|کد مقاله||کد نشریه||سال انتشار||مقاله انگلیسی||ترجمه فارسی||نسخه تمام متن|
|4973636||1451680||2018||14 صفحه PDF||سفارش دهید||دانلود کنید|
- An efficient low dimensional vector representation of speech based on GMM and RBM, referred to as GMMRBM vectors, is proposed.
- A Universal RBM (URBM) is trained to learn the total speaker and session variability among background GMM supervectors.
- A variant of Rectified Linear Units (ReLU), referred to as variable ReLU (VReLU), is proposed to train the URBM efficiently.
- URBM is then used to transform unseen supervectors to the proposed GMM-RBM vectors.
Over the last few years, i-vectors have been the state-of-the-art technique in speaker recognition. Recent advances in Deep Learning (DL) technology have improved the quality of i-vectors but the DL techniques in use are computationally expensive and need phonetically labeled background data. The aim of this work is to develop an efficient alternative vector representation of speech by keeping the computational cost as low as possible and avoiding phonetic labels, which are not always accessible. The proposed vectors will be based on both Gaussian Mixture Models (GMM) and Restricted Boltzmann Machines (RBM) and will be referred to as GMM-RBM vectors. The role of RBM is to learn the total speaker and session variability among background GMM supervectors. This RBM, which will be referred to as Universal RBM (URBM), will then be used to transform unseen supervectors to the proposed low dimensional vectors. The use of different activation functions for training the URBM and different transformation functions for extracting the proposed vectors are investigated. At the end, a variant of Rectified Linear Units (ReLU) which is referred to as variable ReLU (VReLU) is proposed. Experiments on the core test condition 5 of NIST SRE 2010 show that comparable results with conventional i-vectors are achieved with a clearly lower computational load in the vector extraction process.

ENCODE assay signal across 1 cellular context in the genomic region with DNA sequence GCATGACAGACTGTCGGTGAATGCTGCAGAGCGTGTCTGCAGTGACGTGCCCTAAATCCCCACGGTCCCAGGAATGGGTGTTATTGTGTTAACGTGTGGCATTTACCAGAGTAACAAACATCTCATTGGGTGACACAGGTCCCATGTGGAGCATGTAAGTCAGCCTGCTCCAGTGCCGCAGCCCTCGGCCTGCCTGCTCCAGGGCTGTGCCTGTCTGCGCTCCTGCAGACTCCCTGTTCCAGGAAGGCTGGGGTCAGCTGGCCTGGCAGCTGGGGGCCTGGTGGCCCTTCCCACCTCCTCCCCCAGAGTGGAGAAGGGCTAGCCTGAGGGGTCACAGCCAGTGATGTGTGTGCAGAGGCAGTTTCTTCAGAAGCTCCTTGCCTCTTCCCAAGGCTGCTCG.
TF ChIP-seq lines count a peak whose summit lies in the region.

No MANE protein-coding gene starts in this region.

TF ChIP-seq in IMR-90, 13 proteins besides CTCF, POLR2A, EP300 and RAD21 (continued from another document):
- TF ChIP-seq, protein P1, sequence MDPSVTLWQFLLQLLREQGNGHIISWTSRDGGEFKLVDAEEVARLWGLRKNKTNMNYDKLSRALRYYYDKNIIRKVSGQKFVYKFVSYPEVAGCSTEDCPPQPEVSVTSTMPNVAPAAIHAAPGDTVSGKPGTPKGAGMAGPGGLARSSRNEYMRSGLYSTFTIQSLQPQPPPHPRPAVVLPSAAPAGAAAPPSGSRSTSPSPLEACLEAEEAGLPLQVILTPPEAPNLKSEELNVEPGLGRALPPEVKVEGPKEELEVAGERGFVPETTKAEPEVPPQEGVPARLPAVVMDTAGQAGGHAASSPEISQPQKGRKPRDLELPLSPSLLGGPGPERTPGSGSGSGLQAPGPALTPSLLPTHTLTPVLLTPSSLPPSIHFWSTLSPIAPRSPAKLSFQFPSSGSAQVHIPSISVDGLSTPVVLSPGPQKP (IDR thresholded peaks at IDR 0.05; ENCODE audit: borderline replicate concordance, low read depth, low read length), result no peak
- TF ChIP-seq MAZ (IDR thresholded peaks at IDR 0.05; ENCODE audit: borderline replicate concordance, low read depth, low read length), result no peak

Journal: Computer Speech & Language - Volume 47, January 2018, Pages 16-29